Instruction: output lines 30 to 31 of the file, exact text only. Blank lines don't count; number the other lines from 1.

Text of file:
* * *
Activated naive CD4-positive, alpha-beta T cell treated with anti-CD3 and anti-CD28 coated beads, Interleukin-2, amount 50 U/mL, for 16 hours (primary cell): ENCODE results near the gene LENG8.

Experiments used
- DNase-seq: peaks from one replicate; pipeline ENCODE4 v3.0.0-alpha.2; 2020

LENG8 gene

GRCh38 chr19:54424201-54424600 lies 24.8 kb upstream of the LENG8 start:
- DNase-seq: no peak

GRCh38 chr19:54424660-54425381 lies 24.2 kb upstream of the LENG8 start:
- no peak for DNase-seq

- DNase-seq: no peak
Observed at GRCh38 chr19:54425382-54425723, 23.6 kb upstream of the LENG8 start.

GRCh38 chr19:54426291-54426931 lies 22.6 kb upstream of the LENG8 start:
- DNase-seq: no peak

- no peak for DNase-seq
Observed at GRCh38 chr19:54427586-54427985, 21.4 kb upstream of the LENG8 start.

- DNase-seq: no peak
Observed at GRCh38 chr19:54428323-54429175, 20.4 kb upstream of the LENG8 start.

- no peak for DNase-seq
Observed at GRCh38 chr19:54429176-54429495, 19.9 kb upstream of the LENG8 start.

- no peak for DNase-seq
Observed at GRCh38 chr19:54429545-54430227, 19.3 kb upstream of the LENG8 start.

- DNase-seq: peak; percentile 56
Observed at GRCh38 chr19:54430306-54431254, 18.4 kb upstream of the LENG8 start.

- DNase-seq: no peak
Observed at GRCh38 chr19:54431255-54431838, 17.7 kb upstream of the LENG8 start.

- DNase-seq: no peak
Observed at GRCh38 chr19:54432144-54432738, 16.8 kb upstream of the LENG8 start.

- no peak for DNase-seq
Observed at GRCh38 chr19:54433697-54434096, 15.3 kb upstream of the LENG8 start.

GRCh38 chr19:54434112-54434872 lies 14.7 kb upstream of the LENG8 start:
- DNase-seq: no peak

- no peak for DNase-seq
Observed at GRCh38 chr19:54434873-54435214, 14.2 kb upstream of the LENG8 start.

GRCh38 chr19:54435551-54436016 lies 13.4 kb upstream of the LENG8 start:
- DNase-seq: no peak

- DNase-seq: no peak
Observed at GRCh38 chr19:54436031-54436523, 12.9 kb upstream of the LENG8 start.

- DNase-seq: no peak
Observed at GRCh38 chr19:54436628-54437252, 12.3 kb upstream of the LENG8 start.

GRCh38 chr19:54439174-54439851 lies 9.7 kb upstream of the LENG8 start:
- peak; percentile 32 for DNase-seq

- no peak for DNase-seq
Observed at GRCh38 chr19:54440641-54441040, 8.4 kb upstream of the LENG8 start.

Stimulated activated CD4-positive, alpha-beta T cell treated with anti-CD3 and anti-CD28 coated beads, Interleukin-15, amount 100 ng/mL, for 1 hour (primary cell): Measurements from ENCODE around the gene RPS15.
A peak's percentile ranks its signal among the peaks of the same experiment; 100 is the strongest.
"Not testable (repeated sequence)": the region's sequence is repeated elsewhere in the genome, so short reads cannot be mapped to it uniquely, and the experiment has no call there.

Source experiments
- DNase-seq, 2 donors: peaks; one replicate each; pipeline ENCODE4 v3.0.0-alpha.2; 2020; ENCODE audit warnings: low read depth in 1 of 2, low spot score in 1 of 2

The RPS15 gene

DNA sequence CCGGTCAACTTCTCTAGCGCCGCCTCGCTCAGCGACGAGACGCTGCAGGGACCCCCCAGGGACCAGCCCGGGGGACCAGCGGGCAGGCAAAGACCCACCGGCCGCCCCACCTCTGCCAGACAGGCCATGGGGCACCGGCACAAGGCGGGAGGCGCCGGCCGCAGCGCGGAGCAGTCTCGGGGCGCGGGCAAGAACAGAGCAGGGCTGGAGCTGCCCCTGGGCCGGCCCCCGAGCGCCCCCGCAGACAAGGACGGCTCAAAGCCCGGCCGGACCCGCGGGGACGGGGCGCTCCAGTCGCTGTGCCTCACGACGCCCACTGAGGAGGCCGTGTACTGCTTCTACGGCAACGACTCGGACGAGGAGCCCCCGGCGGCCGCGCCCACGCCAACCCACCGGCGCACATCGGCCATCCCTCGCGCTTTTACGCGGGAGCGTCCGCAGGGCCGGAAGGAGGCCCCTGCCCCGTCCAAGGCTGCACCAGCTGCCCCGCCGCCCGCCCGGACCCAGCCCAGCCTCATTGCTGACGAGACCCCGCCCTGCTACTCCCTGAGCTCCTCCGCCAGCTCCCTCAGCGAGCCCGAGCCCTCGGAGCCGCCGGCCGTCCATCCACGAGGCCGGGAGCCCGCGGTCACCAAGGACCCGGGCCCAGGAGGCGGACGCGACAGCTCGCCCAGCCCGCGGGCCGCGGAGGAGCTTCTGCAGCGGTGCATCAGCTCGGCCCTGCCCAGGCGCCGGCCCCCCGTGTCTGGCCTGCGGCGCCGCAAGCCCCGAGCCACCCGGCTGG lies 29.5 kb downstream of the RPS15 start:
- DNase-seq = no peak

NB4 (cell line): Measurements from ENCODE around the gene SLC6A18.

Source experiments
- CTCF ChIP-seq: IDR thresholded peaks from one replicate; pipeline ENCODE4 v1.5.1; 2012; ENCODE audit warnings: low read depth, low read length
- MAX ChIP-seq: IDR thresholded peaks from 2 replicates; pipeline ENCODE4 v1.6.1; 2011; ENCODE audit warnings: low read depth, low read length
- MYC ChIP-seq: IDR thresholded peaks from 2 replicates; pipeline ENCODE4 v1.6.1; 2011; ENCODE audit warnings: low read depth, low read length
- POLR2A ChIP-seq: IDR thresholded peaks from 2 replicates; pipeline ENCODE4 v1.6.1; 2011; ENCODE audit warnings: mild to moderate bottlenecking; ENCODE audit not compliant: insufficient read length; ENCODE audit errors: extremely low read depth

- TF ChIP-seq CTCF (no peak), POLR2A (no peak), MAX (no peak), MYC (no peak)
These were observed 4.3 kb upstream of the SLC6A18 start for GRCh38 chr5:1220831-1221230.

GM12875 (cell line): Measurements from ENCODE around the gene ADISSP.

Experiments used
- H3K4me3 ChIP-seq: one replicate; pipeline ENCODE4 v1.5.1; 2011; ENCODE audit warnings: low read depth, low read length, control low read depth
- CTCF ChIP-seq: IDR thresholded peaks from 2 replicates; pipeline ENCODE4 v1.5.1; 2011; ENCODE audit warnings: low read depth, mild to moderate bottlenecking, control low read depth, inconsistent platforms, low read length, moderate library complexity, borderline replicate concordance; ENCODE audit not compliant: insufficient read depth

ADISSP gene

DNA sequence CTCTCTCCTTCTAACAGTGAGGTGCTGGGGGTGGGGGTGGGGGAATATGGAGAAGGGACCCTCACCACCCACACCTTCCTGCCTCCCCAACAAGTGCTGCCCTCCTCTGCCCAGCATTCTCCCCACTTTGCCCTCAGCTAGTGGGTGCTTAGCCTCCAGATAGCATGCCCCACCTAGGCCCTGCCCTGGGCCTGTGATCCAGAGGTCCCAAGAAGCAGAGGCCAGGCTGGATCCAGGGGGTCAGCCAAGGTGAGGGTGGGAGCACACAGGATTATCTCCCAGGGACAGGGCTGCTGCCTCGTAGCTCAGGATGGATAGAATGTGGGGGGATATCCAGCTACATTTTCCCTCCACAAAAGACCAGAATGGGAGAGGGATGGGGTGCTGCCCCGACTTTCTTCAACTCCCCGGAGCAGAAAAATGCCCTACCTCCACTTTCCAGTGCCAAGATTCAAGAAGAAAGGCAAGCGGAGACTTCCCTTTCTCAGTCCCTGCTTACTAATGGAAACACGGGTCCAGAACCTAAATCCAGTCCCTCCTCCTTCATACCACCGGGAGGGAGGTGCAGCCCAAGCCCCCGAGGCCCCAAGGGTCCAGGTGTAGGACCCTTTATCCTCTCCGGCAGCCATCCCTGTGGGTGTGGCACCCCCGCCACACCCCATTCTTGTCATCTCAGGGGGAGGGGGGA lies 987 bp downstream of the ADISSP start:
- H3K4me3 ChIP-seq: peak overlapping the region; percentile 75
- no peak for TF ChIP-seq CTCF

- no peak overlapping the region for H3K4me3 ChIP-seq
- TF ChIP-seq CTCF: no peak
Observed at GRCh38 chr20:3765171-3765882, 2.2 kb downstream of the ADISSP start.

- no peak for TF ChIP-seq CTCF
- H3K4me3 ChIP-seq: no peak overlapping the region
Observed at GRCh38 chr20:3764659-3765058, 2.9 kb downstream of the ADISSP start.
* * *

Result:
- DNase-seq: no peak

- no peak for DNase-seq